Pawa holds annual lecture
Professor Femi Osofisan, the Pan African Writers Association (PAWA) Vice President for West Africa, says there is the need for African leaders to go beyond meetings and summits on the proposed one African state in order to see to its realization in the possible shortest time.
Prof. Osofisan noted that: “African unity is not about meetings and cocktails by Africa leaders “; instead it is about taking pragmatic and realistic steps towards cultural, economic and political integration among African states.
Prof. Osofisan made the observations when he delivered the fourth PAWA Annual Lecture on the occasion of the celebration of the 15th International African Writers’ Day recently at the Naguib Mahfouz and Wole Soyinka Courtyards, PAWA House, Accra.
Speaking on “Shifting the gains of the glass: The African Dictator and the making of African Unity”, Prof. Osofisan has emerged as one of the leading contemporary creative writers and the media for not researching enough to expose the rot and negatives in the policies of African governments which have been the bane of the African continent.
He said even though some African governments prosecute and harass some writers for expressing dissenting views on policies, writers must muster all the courage they are capable of to expose the negatives in government policies in order to develop the African continent.
The idea of continental African Unity which has continued to offer itself as a viable and feasible possibility, was not because of “random political attempts but rather largely because of the works of literature that the writers produce’’, paid glowing tribute to celebrate African writers such as Wole Soyinka, Chinua Achebe, Kofi Awoonor, Ama Ataa Aidoo and others.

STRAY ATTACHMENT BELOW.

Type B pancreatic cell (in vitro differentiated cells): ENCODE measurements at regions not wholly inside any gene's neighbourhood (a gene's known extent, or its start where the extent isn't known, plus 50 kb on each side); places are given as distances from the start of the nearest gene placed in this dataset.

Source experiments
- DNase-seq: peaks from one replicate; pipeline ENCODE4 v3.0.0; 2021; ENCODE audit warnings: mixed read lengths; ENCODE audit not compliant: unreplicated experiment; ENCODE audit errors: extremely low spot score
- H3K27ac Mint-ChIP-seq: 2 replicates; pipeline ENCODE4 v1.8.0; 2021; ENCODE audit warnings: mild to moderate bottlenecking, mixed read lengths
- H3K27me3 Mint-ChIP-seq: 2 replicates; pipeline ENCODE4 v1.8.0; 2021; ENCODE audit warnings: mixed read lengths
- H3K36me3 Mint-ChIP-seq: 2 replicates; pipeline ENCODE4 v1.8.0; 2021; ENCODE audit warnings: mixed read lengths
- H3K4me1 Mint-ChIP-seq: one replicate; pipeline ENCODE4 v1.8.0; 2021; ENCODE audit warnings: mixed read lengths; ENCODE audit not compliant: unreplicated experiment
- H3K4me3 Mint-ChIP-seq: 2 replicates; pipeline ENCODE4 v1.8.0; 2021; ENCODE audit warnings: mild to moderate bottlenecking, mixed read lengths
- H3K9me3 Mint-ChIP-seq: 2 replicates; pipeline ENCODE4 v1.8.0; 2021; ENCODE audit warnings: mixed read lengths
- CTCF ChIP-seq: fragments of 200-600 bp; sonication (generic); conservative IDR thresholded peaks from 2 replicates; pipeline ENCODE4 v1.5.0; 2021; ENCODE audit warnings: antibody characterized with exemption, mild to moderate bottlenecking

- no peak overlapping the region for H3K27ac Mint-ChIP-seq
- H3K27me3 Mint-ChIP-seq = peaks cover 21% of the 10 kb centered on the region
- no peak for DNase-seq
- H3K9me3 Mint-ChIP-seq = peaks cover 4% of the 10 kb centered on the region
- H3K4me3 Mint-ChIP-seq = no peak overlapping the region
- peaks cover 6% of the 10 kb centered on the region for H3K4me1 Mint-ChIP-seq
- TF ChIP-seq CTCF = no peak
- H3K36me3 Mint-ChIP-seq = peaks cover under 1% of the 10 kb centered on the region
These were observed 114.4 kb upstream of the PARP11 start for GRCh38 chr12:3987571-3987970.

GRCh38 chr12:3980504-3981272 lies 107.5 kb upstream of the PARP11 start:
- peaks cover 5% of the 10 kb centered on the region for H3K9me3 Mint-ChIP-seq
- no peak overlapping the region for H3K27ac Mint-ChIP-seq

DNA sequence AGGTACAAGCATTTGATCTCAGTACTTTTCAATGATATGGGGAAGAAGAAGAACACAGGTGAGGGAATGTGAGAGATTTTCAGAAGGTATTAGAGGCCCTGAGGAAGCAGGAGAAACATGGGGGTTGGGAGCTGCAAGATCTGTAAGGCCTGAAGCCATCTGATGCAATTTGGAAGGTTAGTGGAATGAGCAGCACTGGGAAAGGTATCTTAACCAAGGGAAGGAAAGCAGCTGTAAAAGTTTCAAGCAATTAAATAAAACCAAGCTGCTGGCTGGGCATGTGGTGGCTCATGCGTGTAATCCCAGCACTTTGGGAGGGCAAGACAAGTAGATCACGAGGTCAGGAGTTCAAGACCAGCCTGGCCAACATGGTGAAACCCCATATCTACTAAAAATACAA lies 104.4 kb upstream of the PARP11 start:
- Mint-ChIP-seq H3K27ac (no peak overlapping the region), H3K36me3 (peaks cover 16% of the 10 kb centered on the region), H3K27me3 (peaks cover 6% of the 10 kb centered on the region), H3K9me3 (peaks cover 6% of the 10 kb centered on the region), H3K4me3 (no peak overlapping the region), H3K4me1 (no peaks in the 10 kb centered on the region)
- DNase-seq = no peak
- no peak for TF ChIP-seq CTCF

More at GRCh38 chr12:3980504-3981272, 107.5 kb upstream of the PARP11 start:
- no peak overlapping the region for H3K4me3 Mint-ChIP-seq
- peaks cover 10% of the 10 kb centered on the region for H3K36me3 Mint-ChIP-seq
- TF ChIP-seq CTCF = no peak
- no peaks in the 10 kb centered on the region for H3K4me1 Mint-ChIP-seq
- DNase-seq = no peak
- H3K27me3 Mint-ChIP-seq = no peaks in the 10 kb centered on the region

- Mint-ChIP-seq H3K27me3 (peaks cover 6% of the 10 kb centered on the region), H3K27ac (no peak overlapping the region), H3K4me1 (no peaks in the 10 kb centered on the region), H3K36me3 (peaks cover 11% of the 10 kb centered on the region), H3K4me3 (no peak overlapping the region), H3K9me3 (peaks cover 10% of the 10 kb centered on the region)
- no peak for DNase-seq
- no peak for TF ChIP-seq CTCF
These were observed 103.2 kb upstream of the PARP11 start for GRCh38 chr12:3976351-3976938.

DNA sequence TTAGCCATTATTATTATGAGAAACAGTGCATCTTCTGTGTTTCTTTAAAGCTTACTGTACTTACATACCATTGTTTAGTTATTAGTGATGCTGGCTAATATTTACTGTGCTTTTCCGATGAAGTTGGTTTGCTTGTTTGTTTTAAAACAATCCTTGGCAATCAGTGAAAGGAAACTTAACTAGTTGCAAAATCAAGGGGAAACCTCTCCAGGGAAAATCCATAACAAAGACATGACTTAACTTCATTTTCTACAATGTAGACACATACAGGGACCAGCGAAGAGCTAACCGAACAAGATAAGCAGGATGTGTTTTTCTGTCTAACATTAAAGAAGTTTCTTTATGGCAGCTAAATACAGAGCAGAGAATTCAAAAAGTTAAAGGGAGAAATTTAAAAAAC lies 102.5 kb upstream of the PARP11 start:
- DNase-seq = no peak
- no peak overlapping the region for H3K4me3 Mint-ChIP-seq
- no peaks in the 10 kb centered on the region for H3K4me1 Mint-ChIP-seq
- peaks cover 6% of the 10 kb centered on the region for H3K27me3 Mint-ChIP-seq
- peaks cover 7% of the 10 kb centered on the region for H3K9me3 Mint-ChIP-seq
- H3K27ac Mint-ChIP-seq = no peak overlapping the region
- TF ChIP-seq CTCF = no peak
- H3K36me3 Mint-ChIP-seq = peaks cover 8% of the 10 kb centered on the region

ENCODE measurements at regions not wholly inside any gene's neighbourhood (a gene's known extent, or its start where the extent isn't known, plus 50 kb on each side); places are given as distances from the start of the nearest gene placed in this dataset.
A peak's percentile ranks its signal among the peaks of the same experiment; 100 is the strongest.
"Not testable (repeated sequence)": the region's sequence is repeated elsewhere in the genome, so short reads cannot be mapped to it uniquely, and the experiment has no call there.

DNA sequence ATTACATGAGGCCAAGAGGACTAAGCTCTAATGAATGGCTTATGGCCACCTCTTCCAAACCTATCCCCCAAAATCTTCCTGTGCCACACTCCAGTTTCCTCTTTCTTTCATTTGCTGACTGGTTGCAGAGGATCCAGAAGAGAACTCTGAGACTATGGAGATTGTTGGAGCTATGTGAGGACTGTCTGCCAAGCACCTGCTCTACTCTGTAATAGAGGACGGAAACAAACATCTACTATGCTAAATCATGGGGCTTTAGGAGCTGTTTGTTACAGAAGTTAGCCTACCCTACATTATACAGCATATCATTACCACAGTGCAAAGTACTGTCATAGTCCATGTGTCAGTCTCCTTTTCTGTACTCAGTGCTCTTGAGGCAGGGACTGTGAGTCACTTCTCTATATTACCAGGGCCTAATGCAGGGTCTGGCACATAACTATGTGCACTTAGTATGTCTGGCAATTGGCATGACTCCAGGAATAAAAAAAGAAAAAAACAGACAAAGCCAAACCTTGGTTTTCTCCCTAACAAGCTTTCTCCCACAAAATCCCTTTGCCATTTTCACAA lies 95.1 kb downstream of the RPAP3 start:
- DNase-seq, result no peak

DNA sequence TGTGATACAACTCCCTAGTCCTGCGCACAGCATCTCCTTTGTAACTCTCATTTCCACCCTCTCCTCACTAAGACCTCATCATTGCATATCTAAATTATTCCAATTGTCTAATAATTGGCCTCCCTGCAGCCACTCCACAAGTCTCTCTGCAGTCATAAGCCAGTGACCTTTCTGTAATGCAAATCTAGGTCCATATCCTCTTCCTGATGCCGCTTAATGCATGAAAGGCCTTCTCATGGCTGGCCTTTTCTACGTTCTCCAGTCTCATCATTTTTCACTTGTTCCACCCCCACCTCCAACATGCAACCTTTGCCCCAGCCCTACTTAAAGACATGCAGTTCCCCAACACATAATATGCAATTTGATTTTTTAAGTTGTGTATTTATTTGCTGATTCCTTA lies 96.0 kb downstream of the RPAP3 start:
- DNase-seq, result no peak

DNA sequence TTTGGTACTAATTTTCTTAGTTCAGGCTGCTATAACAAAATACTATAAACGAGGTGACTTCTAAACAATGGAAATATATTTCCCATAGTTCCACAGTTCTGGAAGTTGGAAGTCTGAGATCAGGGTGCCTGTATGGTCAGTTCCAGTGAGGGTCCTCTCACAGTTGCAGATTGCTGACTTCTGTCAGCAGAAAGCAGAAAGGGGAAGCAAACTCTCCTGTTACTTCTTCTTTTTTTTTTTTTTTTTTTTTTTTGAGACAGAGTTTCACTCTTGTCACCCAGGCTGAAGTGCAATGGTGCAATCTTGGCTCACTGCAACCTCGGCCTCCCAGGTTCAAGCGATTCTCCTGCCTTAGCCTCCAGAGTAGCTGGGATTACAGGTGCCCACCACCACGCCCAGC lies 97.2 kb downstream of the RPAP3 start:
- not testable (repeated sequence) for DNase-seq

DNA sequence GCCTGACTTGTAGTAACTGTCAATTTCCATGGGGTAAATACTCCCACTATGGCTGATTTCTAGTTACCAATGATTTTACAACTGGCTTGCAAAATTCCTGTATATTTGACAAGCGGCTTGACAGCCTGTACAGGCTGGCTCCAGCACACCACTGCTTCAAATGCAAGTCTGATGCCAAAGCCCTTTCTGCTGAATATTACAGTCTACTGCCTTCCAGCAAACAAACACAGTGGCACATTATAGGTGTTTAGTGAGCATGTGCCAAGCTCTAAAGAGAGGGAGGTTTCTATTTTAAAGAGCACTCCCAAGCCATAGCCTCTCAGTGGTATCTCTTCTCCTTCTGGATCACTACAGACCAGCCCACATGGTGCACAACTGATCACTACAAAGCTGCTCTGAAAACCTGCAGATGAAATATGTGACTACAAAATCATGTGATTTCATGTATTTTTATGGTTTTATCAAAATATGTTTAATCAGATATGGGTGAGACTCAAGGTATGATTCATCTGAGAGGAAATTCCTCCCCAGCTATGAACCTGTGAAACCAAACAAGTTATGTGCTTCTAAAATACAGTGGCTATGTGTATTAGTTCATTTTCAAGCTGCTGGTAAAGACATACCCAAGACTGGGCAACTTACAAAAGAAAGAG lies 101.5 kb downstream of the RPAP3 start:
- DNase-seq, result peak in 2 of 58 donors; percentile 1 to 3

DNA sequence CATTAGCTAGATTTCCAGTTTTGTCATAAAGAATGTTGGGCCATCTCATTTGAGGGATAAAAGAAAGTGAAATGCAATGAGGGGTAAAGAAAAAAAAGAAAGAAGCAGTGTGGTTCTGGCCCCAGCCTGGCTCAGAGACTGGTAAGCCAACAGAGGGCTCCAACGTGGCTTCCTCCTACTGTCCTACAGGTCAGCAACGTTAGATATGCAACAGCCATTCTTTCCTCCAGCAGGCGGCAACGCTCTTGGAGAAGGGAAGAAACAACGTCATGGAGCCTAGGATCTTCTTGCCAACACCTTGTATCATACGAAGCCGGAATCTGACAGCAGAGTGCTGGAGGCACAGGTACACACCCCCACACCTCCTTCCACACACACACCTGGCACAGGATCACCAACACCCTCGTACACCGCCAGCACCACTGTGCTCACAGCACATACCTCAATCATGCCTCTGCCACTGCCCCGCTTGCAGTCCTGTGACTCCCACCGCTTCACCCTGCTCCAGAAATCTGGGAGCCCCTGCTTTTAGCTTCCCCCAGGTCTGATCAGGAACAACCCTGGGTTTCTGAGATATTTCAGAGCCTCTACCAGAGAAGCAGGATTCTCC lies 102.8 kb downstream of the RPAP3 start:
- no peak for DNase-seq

He further noted that, one of the ironies of the history of Africa was that, as soon the ‘‘colonialists retreated, the call for Africa Unity faded to the background’’.
That, he attributed to the fact that the major players and combatants in the quest for African Unity were sidelined or booted out to power early citing the overthrow of Osagyefo Dr. Kwame Nkrumah of Ghana and Sekou Toure of Guinea as examples.
He further mentioned the regimes of Presidents Mobutu Sese Seko of Zaire and Jomo Kenyatta of Kenya as drawbacks in the struggle for African Unity as they saw their countries as their bonafide properties.
As far as realization of African Unity is concerned, he said the contribution of the African writer cannot be over emphasized because it was the “African writer who contributed most to sustain the vision of the continental unity”.
He further observed that, “literature is the glass of history which provides a mirror by which people see themselves” and therefore challenged African writers to make “literary interventions more conscious and more ideologically determined in the heart of African Unity”.
Prof. Akilagpa Sawyerr, the Secretary-General of the Association of African Universities (AAU) who was chairman for the lecture, in his remarks, congratulated African writers on their creative quality of mirroring universal truths by posing the ills in their respective countries, and further charged the African writer to “create ideas which change other existing ideas.
The Secretary-General of PAWA Prof. Atukwei Okai in his remarks hinted that, PAWA was in talks with other institutions to organize a six month course in playwriting for students and the public in general.
The Secretary-General said that, the PAWA Annual Lecture was instituted as part of PAWA’s efforts to “sensitise the African people to the basic truism of their common destiny through literature”.
He paid glowing tribute to the previous speakers, in the persons of Prof. Mazrui, Nadine Gordimer, the Nobel Literature Laureate from South Africa and the former Foreign Affairs Minister of Zimbabwe, Dr Nathan Shamuyarira.
As tradition, Professor Osofisan was presented with a plague of the PAWA emblem as well as the PAWA stool of Royalty, with PAWA’s Logo embossed on it after the lecture.
Times Weekend Page: 13 Saturday, November 24, 2007